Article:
By Dasun Imanuel
His numbers are impressive. He has been elected to Congress 17 times. He was 17 years old when he met Rosa Parks, having supported the Montgomery Bus Boycott she inspired. He was one of the 13 original “Freedom Riders.” At 23, he was the youngest member of the “Big Six” leaders of the 1963 March on Washington and the youngest speaker to take the same podium where Martin Luther King said he had a dream. He was one of 58 people attacked and beaten on “Bloody Sunday,” March 7, 1965 in Selma, Alabama. He has been arrested around 45 times, 40 of which were during the fight for Civil Rights, but at age 78, Congressman John Lewis doesn’t appear to feel “no ways tired.”
“As a participant in the Civil Rights Movement during the 60s, the 70s, and as a member of Congress during and since the 80s, I would say that we’ve come a distance. We’ve made a lot of progress, but we still have a distance to travel before we lay down the burden of race, discrimination and the violence that exists in our society toward people of color,” says Lewis, a Democrat representing Georgia’s 5th District. “We’re not there yet. The scars and stains of racism are still deeply embedded in every corner of American society. And Blacks and Whites, Hispanics, Asian-Americans, Native Americans, all of us must come together to remove the stain of racism from our society.”
Lewis comes from a different era of activism, where protest meant more than merely making a meme, but he has great respect for the potential of the hashtag movements of today. “As I see it clearly today, if we can use social media to bring social change – We can talk, we can telephone, use emails, use social media as a powerful instrument or tool, a nonviolent weapon. But we cannot be armchair activists,” he says. “We have to be brave, bold, and courageous, to stand up, to speak up, to get into what I call ‘good trouble.’ Necessary trouble.”
The expression rings true with Khalil Gibran Muhammad, a professor of history, race and public policy at the Harvard Kennedy School and Radcliffe Institute for Advanced Study. “His phrase, there’s always time for necessary trouble, is really important,” says Muhammad, who worked with Congressman Lewis during Muhammad’s time as the director of the Schomburg Center for Research in Black Culture. “He took the time to meet with our students, with the youth program, and even writing the March series. I think [those] are all testaments to his very keen sense that the future of this country depends on what young Black people are doing in social justice. I think very highly of Congressman Lewis, and I’m glad he’s still around.”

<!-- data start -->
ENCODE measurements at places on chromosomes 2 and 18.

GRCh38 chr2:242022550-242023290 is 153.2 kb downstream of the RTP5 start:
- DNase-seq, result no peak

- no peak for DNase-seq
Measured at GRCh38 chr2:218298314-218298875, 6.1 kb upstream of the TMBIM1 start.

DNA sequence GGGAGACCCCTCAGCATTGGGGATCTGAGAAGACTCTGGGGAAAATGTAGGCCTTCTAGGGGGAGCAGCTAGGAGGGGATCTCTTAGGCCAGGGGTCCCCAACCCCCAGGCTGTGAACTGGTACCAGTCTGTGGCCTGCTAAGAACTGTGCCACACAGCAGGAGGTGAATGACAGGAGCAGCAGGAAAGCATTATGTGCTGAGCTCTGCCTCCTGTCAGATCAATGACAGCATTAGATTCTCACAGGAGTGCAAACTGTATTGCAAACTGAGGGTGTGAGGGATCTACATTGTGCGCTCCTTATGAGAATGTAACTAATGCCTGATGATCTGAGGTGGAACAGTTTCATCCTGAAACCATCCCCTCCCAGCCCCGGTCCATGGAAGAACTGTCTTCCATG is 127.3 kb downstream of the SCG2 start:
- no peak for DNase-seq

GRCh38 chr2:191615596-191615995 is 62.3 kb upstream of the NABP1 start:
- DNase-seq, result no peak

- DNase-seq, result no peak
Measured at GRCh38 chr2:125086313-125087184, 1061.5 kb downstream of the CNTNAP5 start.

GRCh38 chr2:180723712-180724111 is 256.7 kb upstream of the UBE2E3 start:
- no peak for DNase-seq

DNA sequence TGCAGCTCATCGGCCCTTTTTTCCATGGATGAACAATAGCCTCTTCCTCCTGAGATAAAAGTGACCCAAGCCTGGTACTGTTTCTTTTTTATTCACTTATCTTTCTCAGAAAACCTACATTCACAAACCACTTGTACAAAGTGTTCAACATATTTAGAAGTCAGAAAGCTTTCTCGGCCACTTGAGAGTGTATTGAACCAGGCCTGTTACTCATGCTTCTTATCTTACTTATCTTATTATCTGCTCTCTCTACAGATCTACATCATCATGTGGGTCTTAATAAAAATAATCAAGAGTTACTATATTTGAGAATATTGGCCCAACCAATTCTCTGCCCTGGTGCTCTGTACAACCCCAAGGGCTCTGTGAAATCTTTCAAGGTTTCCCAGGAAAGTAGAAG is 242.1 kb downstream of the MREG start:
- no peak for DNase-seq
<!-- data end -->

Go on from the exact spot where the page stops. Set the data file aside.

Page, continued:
While Lewis encourages the efforts of digital age activists, he also stresses the need for the next generation to know the history of those that have gone before and for them to create their own legacy. “If our people know the distance we’ve come and the progress we’ve made, and build on that progress, build on that suffering and struggling and bloodshed of people, then we would be much better off. There’s too many young people, too many young African-Americans, who are going through life without knowing anything about our history, our history of struggle. The history of suffering, of pain and I hear too many young people saying, ‘I’m not going to register. I’m not going to vote. There’s not anything in it for me.’ I always say, ‘Go out there. Register. Vote. Get the best possible education. Run for office. Get elected. Make a contribution. Do something.’”